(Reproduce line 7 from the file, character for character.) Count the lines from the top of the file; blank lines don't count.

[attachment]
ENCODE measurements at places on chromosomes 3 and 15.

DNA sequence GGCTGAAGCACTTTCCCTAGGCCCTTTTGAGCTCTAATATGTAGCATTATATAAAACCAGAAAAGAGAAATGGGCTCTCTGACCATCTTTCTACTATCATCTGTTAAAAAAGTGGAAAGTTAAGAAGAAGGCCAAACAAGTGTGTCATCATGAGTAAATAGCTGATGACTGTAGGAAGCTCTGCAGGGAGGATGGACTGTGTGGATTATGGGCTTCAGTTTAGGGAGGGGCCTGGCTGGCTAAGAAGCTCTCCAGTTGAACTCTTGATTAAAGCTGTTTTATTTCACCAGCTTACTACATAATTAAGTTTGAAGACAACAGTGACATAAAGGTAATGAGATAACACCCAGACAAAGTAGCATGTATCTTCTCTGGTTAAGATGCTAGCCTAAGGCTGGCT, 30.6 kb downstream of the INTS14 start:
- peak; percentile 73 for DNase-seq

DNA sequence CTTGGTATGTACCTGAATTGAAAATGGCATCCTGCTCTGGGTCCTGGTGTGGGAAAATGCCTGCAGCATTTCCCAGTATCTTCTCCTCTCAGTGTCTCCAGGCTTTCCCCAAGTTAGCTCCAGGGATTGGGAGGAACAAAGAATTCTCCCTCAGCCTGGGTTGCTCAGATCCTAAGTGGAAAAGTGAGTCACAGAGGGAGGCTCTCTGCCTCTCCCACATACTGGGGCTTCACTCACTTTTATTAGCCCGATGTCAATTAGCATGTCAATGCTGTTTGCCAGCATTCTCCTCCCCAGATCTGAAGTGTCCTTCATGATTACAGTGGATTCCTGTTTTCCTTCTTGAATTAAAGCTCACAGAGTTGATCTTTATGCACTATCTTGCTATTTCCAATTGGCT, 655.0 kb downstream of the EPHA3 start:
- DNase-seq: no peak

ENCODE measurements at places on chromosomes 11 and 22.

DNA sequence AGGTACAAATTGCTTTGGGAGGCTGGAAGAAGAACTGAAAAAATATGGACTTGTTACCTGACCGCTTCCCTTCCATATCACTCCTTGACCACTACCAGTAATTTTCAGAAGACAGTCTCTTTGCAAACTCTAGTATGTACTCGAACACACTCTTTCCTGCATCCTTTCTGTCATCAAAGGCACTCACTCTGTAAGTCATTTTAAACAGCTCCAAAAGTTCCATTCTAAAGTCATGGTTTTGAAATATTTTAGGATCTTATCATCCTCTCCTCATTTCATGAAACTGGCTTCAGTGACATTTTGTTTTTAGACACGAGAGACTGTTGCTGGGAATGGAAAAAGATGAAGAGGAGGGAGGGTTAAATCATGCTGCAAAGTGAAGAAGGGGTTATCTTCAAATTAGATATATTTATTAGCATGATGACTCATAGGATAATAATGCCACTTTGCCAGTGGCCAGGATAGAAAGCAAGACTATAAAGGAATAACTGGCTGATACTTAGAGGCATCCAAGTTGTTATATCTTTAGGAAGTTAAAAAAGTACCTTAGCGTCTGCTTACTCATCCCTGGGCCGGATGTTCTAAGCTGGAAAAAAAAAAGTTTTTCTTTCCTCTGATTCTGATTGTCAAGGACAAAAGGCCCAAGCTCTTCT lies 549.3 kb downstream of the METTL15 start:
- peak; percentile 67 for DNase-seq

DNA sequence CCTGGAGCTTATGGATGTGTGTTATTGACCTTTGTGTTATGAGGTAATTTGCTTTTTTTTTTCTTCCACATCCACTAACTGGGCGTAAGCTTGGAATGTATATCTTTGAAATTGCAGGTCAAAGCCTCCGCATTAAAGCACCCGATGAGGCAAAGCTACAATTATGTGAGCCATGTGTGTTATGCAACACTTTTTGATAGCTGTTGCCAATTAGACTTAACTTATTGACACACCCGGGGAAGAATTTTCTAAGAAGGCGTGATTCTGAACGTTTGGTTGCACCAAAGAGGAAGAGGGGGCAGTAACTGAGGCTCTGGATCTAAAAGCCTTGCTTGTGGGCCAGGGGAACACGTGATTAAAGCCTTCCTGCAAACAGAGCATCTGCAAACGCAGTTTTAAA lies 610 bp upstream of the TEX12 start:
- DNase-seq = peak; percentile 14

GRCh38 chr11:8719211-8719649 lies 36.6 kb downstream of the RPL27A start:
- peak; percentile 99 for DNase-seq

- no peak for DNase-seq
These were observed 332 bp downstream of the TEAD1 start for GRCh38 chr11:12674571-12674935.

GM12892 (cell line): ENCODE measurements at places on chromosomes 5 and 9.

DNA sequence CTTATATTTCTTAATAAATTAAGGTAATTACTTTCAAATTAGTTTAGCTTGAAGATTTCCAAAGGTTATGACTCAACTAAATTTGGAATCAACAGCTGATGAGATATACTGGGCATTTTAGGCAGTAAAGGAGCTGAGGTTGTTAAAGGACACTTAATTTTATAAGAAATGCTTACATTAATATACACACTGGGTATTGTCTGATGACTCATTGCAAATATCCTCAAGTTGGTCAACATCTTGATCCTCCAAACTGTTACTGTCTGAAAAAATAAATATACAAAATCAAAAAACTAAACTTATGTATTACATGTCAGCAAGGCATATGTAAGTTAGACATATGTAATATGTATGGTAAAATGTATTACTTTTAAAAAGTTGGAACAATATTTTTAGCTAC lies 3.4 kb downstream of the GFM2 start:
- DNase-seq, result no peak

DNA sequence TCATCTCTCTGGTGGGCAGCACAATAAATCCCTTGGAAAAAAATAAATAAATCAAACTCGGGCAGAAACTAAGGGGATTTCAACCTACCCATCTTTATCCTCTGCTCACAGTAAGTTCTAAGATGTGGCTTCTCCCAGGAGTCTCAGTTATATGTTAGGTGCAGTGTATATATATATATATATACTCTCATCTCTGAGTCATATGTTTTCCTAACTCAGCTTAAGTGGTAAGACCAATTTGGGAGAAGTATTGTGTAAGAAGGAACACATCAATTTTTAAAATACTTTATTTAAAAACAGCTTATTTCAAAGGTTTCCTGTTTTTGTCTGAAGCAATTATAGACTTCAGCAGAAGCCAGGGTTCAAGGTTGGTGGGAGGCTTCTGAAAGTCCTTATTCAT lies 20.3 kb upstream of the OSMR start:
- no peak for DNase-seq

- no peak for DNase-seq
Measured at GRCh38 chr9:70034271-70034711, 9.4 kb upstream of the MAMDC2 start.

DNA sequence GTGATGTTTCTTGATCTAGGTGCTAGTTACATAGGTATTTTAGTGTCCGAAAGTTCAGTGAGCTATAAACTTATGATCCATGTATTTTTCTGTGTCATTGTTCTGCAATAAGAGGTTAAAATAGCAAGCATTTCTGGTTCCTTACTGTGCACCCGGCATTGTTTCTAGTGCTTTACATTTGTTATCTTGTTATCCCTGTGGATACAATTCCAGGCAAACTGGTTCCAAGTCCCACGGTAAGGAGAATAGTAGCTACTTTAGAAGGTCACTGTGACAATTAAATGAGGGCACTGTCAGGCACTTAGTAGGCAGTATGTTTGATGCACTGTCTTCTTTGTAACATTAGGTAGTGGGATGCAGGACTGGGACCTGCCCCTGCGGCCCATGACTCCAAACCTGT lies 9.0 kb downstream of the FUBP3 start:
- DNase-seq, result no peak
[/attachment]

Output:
DNA sequence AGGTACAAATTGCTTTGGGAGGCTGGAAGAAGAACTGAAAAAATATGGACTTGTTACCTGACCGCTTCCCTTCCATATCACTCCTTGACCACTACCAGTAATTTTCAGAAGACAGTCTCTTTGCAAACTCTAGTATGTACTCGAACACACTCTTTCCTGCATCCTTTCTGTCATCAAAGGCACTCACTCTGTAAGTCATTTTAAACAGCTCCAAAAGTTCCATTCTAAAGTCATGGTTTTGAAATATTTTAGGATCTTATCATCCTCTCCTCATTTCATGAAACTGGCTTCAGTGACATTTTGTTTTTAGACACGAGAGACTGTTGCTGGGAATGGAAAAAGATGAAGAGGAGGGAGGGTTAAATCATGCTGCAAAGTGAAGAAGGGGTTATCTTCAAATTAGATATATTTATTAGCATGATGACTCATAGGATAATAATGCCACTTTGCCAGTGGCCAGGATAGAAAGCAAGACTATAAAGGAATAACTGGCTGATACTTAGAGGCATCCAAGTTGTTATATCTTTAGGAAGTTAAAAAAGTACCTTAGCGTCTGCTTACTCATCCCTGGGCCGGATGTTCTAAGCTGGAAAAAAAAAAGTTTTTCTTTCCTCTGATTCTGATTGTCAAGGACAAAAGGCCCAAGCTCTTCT lies 549.3 kb downstream of the METTL15 start: